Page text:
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Milk yield, quality, and coagulation properties of 6 breeds of goats: Environmental and individual variability

Vacca, Giuseppe M., Stocco, Giorgia, Dettori, Maria L., Pira, Emanuela, Bittante, Giovanni, Pazzola, Michele
Journal of dairy science 2018 v.101 no.8 pp. 7236-7247
Murcia-Granada, Saanen, cheesemaking, coagulation, data analysis, farms, firmness, goat milk, goats, lactation, lactose, least squares, milk, milk composition, milk yield, pH, plate count, protein content, rearing, rennet, somatic cell count, somatic cells, statistical models, variance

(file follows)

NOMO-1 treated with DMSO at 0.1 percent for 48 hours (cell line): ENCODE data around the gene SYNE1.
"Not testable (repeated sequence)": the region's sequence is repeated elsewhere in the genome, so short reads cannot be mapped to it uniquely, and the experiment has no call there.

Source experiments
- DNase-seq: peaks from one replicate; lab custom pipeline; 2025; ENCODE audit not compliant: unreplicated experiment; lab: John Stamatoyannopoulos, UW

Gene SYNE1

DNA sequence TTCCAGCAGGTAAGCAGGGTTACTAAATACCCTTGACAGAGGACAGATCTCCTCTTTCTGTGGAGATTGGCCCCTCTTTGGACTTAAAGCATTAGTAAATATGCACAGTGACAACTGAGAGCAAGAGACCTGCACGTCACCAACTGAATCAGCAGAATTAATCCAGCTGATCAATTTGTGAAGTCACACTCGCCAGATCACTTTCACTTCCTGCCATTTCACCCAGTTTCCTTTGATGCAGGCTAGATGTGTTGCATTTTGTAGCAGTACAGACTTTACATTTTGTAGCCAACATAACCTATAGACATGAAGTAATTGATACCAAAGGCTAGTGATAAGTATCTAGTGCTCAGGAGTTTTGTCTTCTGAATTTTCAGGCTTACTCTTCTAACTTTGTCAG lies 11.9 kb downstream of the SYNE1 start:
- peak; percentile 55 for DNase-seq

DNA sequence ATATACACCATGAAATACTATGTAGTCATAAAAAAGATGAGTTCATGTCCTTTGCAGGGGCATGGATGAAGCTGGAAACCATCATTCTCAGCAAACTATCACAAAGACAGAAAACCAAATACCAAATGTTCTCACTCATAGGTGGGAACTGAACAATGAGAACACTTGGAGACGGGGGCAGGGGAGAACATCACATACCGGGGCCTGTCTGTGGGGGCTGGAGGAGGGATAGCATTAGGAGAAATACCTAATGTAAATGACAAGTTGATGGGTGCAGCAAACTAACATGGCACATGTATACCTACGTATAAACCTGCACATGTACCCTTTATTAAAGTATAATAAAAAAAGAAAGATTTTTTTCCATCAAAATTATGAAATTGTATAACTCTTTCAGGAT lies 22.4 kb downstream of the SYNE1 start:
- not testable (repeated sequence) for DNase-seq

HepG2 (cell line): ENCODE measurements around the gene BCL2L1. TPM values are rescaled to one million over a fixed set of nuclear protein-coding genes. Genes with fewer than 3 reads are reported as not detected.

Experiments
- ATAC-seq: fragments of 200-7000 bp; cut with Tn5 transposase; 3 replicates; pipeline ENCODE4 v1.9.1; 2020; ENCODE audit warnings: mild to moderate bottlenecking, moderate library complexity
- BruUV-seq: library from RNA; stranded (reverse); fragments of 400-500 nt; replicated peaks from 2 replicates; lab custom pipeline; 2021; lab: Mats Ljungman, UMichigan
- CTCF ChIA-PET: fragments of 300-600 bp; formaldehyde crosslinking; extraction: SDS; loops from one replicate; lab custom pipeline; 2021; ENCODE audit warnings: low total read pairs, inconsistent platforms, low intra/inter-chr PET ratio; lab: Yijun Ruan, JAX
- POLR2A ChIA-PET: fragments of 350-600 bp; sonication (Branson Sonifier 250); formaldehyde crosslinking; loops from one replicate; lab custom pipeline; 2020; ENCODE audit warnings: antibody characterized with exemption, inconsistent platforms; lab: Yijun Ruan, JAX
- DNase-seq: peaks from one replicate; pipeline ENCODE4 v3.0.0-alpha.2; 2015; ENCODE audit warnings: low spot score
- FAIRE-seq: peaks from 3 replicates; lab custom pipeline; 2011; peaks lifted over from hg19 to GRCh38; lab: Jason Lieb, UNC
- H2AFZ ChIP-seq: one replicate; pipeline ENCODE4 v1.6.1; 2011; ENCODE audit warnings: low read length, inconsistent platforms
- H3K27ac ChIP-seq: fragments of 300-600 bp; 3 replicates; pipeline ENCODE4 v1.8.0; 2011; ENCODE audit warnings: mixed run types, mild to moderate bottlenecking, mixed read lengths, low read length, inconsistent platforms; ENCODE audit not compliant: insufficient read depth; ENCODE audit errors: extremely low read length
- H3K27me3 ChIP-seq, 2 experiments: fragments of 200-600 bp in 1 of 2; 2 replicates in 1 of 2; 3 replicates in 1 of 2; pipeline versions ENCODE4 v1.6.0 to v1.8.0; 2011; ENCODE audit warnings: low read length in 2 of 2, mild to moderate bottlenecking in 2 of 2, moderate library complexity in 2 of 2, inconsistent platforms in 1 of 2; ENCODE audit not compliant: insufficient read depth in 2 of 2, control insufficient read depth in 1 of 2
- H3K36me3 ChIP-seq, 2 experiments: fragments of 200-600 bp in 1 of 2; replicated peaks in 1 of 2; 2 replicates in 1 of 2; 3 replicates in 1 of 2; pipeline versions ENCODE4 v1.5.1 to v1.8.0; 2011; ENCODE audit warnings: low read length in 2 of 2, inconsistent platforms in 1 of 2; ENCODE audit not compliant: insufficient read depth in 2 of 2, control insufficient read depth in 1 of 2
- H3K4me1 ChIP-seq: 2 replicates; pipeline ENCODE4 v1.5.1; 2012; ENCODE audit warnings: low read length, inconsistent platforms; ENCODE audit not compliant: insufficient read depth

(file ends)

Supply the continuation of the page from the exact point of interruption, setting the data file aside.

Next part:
Goat milk and cheese production is continuously increasing and milk composition and coagulation properties (MCP) are useful tools to predict cheesemaking aptitude. The present study was planned to investigate the extension of lactodynamographic analysis up to 60 min in goat milk, to measure the farm and individual factors, and to investigate differences among 6 goat breeds. Daily milk yield (dMY) was recorded and milk samples collected from 1,272 goats reared in 35 farms. Goats were of 6 different breeds: Saanen and Camosciata delle Alpi for the Alpine type, and Murciano-Granadina, Maltese, Sarda, and Sarda Primitiva for the Mediterranean type. Milk composition (fat, protein, lactose, pH; somatic cell score; logarithmic bacterial count) and MCP [rennet coagulation time (RCT, min), curd-firming time (k20, min), curd firmness at 30, 45, and 60 min after rennet addition (a30, a45, and a60, mm)] were recorded, and daily fat and protein yield (dFPY g/d) was calculated as the sum of fat and protein concentration multiplied by the dMY. Data were analyzed using different statistical models to measure the effects of farm, parity, stage of lactation and breed; lastly, the direct and the indirect effect of breed were quantified by comparing the variance of breed from models with or without the inclusion of linear regression of fat, protein, lactose, pH, bacterial, somatic cell counts, and dMY. Orthogonal contrasts were performed to compare least squares means. Almost all traits exhibited high variability, with coefficients of variation between 32 (for RCT) and 63% (for a30). The proportion of variance regarding dMY, dFPY, and milk composition due to the farm was moderate, whereas for MCP it was low, except for a60, at 69%. Parity affected both yield and quality traits of milk, with least squares means of dMY and dFPY showing an increase and RCT and curd firmness traits a decrease from the first to the last parity class. All milk quality traits, excluding fat, were affected by the stage of lactation; RCT and k20 decreased rapidly and a30 was higher from the first to the last part of lactation. Alpine breeds showed the highest dMY and dFPY but Mediterranean the best percentage of protein, fat, and lactose and a shorter k20 and a greater a30. Among the Mediterranean goats, Murciano-Granadina goats had the highest milk yield, fat, and protein contents, whereas Maltese, Sarda, and Sarda Primitiva were characterized by much more favorable technological properties in terms of k20, a30, and a45. In conclusion, as both the farm and individual factors highly influenced milk composition and MCP traits, improvements of these traits should be based both on modifying management and individual goat factors. As expected, several differences were attributable to the breed effect, with the best milk production for the Alpines and milk quality and coagulation for the Mediterranean goats.